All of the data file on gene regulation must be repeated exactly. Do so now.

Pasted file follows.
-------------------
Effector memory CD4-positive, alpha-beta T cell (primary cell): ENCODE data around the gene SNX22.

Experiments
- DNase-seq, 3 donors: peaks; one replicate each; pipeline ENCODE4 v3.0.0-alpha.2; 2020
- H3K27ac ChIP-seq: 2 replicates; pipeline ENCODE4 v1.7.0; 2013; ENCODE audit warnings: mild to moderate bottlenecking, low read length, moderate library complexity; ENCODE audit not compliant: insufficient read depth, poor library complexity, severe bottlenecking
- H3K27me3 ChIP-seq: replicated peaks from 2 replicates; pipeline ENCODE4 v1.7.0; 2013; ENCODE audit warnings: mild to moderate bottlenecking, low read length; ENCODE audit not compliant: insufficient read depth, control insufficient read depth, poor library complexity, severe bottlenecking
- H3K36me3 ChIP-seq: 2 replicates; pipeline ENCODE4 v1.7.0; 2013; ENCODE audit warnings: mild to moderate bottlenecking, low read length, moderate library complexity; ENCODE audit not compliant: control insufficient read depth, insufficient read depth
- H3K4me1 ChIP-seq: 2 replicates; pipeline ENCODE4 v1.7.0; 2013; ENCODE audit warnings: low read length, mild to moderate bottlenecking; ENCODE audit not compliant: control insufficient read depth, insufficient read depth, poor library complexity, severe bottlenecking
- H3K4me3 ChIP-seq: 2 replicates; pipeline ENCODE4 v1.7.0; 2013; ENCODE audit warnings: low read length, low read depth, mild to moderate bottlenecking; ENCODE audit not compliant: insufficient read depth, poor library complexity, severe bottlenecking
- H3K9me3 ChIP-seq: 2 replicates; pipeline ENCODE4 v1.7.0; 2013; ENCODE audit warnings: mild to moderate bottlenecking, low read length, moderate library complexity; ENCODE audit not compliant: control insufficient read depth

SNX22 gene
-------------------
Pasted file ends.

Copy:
Effector memory CD4-positive, alpha-beta T cell (primary cell): ENCODE data around the gene SNX22.

Experiments
- DNase-seq, 3 donors: peaks; one replicate each; pipeline ENCODE4 v3.0.0-alpha.2; 2020
- H3K27ac ChIP-seq: 2 replicates; pipeline ENCODE4 v1.7.0; 2013; ENCODE audit warnings: mild to moderate bottlenecking, low read length, moderate library complexity; ENCODE audit not compliant: insufficient read depth, poor library complexity, severe bottlenecking
- H3K27me3 ChIP-seq: replicated peaks from 2 replicates; pipeline ENCODE4 v1.7.0; 2013; ENCODE audit warnings: mild to moderate bottlenecking, low read length; ENCODE audit not compliant: insufficient read depth, control insufficient read depth, poor library complexity, severe bottlenecking
- H3K36me3 ChIP-seq: 2 replicates; pipeline ENCODE4 v1.7.0; 2013; ENCODE audit warnings: mild to moderate bottlenecking, low read length, moderate library complexity; ENCODE audit not compliant: control insufficient read depth, insufficient read depth
- H3K4me1 ChIP-seq: 2 replicates; pipeline ENCODE4 v1.7.0; 2013; ENCODE audit warnings: low read length, mild to moderate bottlenecking; ENCODE audit not compliant: control insufficient read depth, insufficient read depth, poor library complexity, severe bottlenecking
- H3K4me3 ChIP-seq: 2 replicates; pipeline ENCODE4 v1.7.0; 2013; ENCODE audit warnings: low read length, low read depth, mild to moderate bottlenecking; ENCODE audit not compliant: insufficient read depth, poor library complexity, severe bottlenecking
- H3K9me3 ChIP-seq: 2 replicates; pipeline ENCODE4 v1.7.0; 2013; ENCODE audit warnings: mild to moderate bottlenecking, low read length, moderate library complexity; ENCODE audit not compliant: control insufficient read depth

SNX22 gene